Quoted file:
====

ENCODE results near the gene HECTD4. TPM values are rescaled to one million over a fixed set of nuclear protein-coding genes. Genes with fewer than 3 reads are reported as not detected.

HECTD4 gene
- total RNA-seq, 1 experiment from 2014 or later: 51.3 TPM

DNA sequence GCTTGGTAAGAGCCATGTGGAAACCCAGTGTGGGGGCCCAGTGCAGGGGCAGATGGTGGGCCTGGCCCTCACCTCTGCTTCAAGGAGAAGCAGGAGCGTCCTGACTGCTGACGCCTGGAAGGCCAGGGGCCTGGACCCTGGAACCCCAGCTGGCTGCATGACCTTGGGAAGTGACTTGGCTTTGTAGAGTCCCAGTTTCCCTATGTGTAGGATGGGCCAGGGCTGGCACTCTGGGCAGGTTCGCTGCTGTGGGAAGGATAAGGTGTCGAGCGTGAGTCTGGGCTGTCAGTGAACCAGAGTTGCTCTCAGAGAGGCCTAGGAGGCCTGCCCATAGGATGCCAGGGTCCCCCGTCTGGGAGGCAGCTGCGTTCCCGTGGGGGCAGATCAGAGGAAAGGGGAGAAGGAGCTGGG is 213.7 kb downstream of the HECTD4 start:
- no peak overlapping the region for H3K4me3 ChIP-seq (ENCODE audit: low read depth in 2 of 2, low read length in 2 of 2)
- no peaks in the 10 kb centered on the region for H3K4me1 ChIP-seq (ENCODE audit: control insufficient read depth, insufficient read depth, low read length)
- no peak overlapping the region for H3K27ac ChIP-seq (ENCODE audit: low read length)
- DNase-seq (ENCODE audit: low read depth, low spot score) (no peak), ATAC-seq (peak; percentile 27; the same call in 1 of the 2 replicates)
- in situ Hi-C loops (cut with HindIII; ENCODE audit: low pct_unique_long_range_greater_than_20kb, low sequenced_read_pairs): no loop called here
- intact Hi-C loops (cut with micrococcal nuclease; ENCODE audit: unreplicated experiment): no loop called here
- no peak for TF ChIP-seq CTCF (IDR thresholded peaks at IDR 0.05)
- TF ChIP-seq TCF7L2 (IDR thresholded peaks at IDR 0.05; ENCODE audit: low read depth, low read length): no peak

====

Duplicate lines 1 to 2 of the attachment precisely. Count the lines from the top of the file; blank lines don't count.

ENCODE results near the gene HECTD4. TPM values are rescaled to one million over a fixed set of nuclear protein-coding genes. Genes with fewer than 3 reads are reported as not detected.

HECTD4 gene